In "Beauty Queens" by Libba Bray, the contestants of the Miss Teen Dream Beauty Pageant fall victims to a plane crash and now have to survive alone on an island in the middle of nowhere.

I went in with the wrong expectations. Had I known that this is nothing but a very shallow satire on american consumerism and patriarchy, I would have never read it. The problem I have with this novel is that it is neither one nor the other. The topics that Bray only does as much as cut into, are definitely actual problems that need to be discussed and taken care of - but the way she deals with them just makes me want to shake my head. But first things first.

Starting with the characters. What's extremely striking about this novel is that there are so many diverse characters in this that you're basically just waiting for the next character to reveal their special snowflake status.

From deaf to transgender, to questioning sexuality, to lesbian, to feminist, to celibate, to mentally-ill, the beauty pageant contestants show every possible plot twist about their identity and/or personality. This would be great and I would be cheering usually, weren't they incorporated into a novel that was basically just written for jokes. The characters are definitely interesting and well-developed and I am sad that she didn't use them for a serious work. I thought I was dealing with a serious novel that displays serious social critique while also taking LGBTQ* issues into consideration. Wrong.

The characters in Libba Bray's novel are mainly used to show that no matter what sexuality, what ethnic background, you're a consumerist douchebag, and I, the oh-so-smart author, am going to help you fix this! Don't worry!

I know that it's a satire, I know you're supposed to shrug these kinds of novels off and say 'hey, it's just a joke' - but no. I refuse to do that because I genuinely want to know what she thought when she wrote this. Yes, corporate America is a problem, and no, it's not just them. As a non-american, I can assure you that it's not only their country that has issues, encourages superficiality and drives teen girls (and also boys) insane, trying to withstand the pressure. I don't want this to turn into an angry social justice rant, so I'm going to stop here. Onto the plot. (Characters 2/5)

Honestly, I didn't understand jackshit of what is going on in this novel. The overall development makes little to no sense, probably that's the point - but how come these two dozen girls that are forced to fight for their lives on an island, do not notice that they're not alone on there? I have never understood how the plot twist of every survival movie/novel ever is that they're not alone. Usually, the first thing a rational human being would do is explore their territory, right? Yeah, I know, satire - people are stupid, yadayadayada. But really, this just frustrates me. You can't write a novel with the premise that basically everyone is stupid and oblivious to what is going in front of their eyes and then have plot holes in your novel the size of Mount Everest. Maybe that's exactly her tactics, but with all due respect, then she needs to change it. (Plot 0/5)

I'm just angry about having wasted my time with a novel that didn't give me anything. I didn't learn anything, probably only that I should check out the genres under which a novel is listed on Goodreads first, the next time I'm buying a novel.
Educating people on feminism, LGBTQ* issues, and consumerism is important. Yes, of course. But doing this in a way that makes you feel like you're a third grader, because she explains everything over and over again just drives me up the walls. I can't even say that this should be a MG read because she cuts into rather sexual scenes (for no reason) between the beauty pageant girls and random male sidekicks (using insta-love of course).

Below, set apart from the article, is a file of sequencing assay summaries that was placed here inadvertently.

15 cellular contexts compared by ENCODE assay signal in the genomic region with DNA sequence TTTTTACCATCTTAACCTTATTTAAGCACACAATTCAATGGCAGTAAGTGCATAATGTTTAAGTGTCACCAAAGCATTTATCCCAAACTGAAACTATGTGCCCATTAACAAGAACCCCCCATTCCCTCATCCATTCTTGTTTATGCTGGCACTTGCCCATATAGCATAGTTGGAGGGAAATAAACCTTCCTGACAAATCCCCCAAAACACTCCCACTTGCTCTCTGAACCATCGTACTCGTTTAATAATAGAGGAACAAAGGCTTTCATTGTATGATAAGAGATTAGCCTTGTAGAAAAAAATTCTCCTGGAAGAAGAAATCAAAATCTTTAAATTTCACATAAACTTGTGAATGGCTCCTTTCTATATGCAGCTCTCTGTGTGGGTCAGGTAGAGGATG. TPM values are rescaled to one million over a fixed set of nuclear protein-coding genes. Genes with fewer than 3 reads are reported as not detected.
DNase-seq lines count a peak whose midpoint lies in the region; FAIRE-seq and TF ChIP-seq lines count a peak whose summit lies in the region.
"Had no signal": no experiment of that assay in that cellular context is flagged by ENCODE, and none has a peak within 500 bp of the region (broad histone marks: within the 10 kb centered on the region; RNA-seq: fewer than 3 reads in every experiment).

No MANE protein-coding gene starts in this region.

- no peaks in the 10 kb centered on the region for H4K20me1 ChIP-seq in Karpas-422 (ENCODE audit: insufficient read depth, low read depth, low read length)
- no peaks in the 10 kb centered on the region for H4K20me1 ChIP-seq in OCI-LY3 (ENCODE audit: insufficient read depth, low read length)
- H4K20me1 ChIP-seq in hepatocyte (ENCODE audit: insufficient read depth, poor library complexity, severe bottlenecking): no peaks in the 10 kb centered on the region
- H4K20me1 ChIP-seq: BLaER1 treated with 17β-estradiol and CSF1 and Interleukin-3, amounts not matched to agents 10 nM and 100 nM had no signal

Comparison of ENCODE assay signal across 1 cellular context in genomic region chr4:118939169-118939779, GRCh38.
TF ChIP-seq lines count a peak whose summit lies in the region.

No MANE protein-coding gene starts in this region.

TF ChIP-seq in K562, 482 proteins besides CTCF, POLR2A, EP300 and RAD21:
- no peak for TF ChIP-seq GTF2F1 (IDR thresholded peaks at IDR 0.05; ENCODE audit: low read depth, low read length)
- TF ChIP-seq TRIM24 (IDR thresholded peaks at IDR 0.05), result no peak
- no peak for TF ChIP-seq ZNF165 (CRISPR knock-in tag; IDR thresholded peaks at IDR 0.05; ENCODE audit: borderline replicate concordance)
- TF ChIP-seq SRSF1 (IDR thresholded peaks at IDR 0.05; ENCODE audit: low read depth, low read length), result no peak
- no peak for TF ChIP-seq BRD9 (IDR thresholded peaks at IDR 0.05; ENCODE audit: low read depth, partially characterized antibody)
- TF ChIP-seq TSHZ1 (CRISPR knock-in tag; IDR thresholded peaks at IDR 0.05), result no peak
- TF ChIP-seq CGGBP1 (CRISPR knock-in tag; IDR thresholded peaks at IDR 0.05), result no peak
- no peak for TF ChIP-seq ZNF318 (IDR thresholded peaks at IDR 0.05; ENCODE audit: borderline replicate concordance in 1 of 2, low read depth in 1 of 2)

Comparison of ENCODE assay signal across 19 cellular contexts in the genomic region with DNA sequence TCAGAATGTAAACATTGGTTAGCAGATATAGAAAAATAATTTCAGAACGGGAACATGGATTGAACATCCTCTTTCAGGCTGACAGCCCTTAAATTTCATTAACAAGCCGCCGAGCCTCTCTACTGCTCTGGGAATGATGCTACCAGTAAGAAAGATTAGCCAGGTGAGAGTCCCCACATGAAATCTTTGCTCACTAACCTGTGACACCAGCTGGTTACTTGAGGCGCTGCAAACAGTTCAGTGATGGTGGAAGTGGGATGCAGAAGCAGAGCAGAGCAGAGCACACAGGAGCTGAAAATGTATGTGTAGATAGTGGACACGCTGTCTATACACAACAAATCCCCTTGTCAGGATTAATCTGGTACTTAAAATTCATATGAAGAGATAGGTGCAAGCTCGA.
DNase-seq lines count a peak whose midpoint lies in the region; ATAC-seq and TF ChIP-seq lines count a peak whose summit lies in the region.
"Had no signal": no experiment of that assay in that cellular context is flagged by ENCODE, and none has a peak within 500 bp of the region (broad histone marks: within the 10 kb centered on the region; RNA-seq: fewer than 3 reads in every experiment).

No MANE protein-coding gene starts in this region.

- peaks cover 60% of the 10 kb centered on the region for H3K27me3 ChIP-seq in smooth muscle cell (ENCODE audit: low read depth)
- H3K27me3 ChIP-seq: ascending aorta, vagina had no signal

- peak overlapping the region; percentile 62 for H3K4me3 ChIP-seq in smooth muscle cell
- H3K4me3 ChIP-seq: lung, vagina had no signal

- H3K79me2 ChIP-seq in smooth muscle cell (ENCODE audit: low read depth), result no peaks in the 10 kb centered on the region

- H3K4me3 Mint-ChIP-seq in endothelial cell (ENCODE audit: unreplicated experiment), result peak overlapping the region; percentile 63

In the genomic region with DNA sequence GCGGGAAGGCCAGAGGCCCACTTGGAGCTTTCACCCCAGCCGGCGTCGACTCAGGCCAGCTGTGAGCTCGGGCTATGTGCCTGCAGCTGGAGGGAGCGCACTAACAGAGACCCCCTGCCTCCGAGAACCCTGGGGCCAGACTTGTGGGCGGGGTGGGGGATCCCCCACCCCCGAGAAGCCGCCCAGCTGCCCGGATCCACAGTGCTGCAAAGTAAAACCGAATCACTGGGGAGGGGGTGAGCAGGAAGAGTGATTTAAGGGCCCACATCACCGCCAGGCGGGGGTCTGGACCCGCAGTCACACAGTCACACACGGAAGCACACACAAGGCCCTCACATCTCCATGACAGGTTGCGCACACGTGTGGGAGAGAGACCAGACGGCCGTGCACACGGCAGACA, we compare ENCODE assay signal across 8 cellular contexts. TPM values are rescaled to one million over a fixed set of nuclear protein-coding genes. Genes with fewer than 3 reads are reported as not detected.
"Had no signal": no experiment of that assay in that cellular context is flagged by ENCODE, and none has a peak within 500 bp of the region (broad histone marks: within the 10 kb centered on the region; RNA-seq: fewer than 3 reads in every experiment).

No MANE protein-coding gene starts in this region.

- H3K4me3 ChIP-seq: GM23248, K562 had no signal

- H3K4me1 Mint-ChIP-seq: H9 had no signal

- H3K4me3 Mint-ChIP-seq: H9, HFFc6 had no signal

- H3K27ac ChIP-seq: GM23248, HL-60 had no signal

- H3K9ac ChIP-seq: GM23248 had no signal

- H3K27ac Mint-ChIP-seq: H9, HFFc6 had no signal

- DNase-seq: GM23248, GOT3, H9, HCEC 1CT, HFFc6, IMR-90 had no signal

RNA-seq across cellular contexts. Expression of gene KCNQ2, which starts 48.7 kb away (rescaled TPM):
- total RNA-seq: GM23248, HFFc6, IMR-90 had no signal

I don't know what she was thinking, but having even heard the term feminism ever in your life, will give you the same notion. Honestly, this novel is a mess, the plot structure is horrible, and those annoying annotations drive me nuts. This would have never gotten published, had it been the first work of hers. Never. To illustrate, how stupid, superficial and annoying we all are as a collective race (or just Americans, because yeah, the US are the only country that messes up [DO YOU EVEN WATCH THE NEWS]), she inserts screen play scripts for commercials. I am not kidding. There are even profiles for her characters interrupting the story! This is even frowned upon among fanfiction writers, I just, I can't understand this. I can't get into my head what editor sat there and was thinking to himself "Yes, this is innovative. This is funny, we need to print that."
I can't, I absolutely can't. (Writing 1/5)

Overall: Do I recommend?

I recommend to stay away from this. A waste of time, of money, and sanity. I could have used my anger in more productive ways than reading this crap. Hint: If a novel blurb already says it's hilarious, it's not going to be hilarious.

Rating: ★☆☆☆☆ ( )
  bookavid | Nov 26, 2014 |
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Bray, LibbaNarratorsecondary authorsome editionsconfirmed
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For Barry and Josh.

And for every body trying to figure out who they really are.
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This book begins with a plane crash.
Tiara's hands flew to her mouth. "In health class, they told us there's an or in whore because you always have a choice to respect your body and say no. You've got one of those STPs now, don't you?"
Petra stared. "STP is a motor oil."
"Oh. My. Gosh. We didn't learn about that one. It must be really bad!" Tiara gestured solemnly to her crotch. "Protect the citadel. Protect the citadel."
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Book description
From bestselling, Printz Award-winning author Libba Bray comes the story of a plane of beauty pageant contestants that crashes on a desert island.Teen beauty queens. A Lost-like island. Mysteries and dangers. No access to emall. And the spirit of fierce, feral competition that lives underground in girls, a savage brutality that can only be revealed by a journey into the heart of non-exfoliated darkness. Oh, the horror, the horror! Only funnier. With evening gowns. And a body count.
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When a plane crash strands thirteen teen beauty contestants on a mysterious island, they struggle to survive, to get along with one another, to combat the island's other diabolical occupants, and to learn their dance numbers in case they are rescued in time for the competition.… (more)